When is it time for knee replacement?

When is it time for knee replacement?

Q: I have osteoarthritis. My right knee is especially painful and stiff. How do I know when the time is right for knee replacement surgery?

Answer: You are not alone. Millions of Americans face this very question. And more than 700,000 of them will have one or both knee joints replaced this year. The usual cause is osteoarthritis, commonly known as wear-and-tear arthritis.

Age itself is no barrier, and about half of total knee replacements go to people 65 and older. Replacing a joint damaged by osteoarthritis helps people stay active and independent.

But with joint replacement, timing is key. If you jump the gun and get the procedure too soon, you might not see enough improvement to make the surgery worth it. But if you wait too long, you may subject yourself to unnecessary pain and disability.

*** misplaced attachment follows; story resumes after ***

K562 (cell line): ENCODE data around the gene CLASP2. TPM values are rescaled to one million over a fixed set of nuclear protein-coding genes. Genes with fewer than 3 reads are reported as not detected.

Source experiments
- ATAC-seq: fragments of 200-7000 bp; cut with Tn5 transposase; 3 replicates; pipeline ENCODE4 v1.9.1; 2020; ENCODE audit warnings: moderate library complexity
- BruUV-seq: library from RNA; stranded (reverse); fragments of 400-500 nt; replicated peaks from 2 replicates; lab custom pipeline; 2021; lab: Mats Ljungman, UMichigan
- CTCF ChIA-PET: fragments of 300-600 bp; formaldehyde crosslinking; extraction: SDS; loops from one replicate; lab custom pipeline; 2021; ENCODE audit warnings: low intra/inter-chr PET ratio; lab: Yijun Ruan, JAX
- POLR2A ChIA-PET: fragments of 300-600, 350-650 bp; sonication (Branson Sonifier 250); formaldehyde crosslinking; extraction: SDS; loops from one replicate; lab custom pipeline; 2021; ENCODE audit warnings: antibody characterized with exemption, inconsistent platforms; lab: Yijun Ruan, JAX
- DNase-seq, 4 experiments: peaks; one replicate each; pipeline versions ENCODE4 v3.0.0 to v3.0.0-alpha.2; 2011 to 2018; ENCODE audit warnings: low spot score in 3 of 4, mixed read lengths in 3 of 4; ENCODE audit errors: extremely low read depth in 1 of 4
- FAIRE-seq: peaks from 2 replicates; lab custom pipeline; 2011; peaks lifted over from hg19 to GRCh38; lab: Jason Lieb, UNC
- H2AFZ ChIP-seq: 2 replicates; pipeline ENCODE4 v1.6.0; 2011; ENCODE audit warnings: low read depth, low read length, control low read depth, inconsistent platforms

To help you make the decision, your orthopedic surgeon will assess your symptoms, the extent of damage to the joint, and how much the joint problems limit your daily activities.

The main symptoms of knee osteoarthritis are pain and stiffness. Having major surgery makes little sense if the pain and stiffness are mild, since you could expect minimal improvement and yet face the same risks as everybody else. Moderate to severe pain, however, points to a possible need for joint replacement.

Your surgeon will assess the amount of joint damage, such as how much cartilage has broken down. This leaves bone rubbing on bone. The joint may start to move at abnormal angles. The range of motion of the joint may decrease. The severity and consequences of joint damage help decide timing of knee replacement.

How much does knee arthritis limit your ability to do the things you need to do and enjoy doing? Only you can answer that question. For example, if taking acetaminophen, ibuprofen or naproxen isn’t enough to keep you walking or relieve your pain, now is the time to consider surgery.

(Howard LeWine, M.D., is an internist at Brigham and Women’s Hospital in Boston and assistant professor at Harvard Medical School. For additional consumer health information, please visit www.health.harvard.edu.)